Make sure your pony gets the care he needs over the next few weeks.
With your school closed for the near future, you may be expecting to spend loads of extra time with your fave pony. However, these are very uncertain times, and there’s always the chance that more restrictions could be introduced which stop you going to the yard at all. Just in case this happens, it’s really important to have a plan in place to make sure your pony still gets all the care and attention he needs. Here are a few things to think about…
- Ask your yard manager what steps they’ll be taking if horse and pony owners can’t get to the yard. This is especially important if your pony’s on DIY or part-livery and you usually care for him yourself.
- Put together some useful info about your pony, so whoever’s caring for him – such as your yard manager, another adult or a friend – can meet all his needs if you’re unable to. You can download an info sheet here, a printable care sheet then just fill all the details in and give it to everyone who needs one.
- Check you’ve got enough supplies for the next few weeks, such as feed balancer, hay or haylage, bedding, supplements and medication (if your pony has any). If there’s a chance you could run out, ask a parent or your yard manager to pick some up for you. While there’s no need to panic buy, it’s worth having a healthy supply just in case you can’t get to the shops for a while.
- Will your pony need vaccinating, or is he due to have his back or teeth checked in the next few weeks? It’s worth giving your vet practice a call now, to find out what their policy is on non-emergency appointments. If they’re still doing yard visits, they might suggest bringing them forward to make sure your pony doesn’t miss out.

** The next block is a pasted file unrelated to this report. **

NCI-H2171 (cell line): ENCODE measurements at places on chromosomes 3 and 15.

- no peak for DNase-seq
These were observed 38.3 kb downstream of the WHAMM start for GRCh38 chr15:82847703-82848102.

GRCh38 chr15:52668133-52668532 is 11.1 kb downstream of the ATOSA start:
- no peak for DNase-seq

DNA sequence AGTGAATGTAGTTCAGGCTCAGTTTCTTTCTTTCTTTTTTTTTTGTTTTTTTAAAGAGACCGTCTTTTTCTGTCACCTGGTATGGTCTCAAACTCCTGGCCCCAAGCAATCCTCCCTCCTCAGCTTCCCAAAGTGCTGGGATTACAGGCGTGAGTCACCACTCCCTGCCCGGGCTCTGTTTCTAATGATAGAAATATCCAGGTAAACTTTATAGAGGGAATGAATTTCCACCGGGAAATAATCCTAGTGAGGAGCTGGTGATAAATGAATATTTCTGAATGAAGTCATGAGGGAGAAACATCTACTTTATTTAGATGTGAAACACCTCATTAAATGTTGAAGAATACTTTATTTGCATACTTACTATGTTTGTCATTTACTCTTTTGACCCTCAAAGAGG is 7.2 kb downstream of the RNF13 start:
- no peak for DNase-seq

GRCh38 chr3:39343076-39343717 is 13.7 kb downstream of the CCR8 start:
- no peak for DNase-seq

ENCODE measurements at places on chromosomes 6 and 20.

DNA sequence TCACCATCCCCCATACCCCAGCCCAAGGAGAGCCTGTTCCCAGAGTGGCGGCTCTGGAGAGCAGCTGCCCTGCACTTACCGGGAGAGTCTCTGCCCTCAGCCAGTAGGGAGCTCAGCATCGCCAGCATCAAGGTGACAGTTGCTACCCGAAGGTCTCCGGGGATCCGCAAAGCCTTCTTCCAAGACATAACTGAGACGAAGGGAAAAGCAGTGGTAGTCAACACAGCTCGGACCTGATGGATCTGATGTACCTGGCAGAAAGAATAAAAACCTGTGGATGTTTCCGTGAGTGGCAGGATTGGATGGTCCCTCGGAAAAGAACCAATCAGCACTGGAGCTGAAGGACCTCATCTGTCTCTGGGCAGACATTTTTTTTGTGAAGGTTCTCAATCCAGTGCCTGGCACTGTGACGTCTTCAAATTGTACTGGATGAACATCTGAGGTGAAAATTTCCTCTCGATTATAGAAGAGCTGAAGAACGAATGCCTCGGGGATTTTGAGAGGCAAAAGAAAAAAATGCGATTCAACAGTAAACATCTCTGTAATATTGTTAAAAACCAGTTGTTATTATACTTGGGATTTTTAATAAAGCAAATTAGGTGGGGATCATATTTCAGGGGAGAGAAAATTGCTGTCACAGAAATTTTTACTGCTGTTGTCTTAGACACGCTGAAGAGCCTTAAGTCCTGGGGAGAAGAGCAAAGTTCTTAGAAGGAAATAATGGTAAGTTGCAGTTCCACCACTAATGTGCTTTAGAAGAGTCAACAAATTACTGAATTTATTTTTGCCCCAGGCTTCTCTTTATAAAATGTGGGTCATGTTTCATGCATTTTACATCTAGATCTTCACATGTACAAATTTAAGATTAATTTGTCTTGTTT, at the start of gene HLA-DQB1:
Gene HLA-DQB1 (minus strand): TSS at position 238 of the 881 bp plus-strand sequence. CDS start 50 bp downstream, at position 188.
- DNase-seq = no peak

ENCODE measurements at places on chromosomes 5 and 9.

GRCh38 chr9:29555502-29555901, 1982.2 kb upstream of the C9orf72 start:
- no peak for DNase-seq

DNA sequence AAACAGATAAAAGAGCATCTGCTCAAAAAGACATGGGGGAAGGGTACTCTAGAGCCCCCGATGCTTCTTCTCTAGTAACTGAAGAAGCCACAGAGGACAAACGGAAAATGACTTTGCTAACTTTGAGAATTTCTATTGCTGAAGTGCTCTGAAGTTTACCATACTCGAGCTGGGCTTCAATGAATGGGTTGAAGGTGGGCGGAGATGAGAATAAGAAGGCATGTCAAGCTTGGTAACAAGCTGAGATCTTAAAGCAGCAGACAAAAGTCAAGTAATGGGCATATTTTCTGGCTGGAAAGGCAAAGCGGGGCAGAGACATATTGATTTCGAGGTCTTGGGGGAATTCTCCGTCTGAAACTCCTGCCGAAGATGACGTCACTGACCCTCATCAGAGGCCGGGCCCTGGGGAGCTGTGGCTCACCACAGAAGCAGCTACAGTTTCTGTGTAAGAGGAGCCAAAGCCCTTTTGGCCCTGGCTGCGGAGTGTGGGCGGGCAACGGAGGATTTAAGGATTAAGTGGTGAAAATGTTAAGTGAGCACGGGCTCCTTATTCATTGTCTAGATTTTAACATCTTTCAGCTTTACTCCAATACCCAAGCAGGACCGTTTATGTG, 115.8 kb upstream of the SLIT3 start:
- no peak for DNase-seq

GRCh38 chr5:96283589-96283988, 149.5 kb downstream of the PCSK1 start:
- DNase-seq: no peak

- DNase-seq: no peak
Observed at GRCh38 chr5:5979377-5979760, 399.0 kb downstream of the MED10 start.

- Get in touch with your farrier to find out if they’re still working and, if so, whether you need to schedule in a visit sooner rather than later. If they know your pony well enough, they may be happy to trim or shoe him without you there. If they’re self-isolating or taking a break to avoid contact with others, they may be able to recommend another local farrier who can help.
- Buddy up with a friend at the yard, so you can help each other out if one of you can’t make it to the yard.
If you don’t already have one, ask your yard manager to set up a yard Whatsapp group so everyone can keep in touch, and can ask for help whenever they need it.
While you’re still going to the yard, consider ways you can help keep yourself safe, such as going there at quieter times when there are fewer people around. Wear gloves and don’t use any tools or equipment that are shared by other people. If you can’t wash your hands when you get to the yard or when you leave, take a bottle of hand sanitiser with you.
There’s no doubt that these are worrying times, but if you know that your pony’s going to be taken care of, it should help make life a little easier. Also, if you have any concerns, don’t hesitate to speak to a parent or your yard manager straightaway.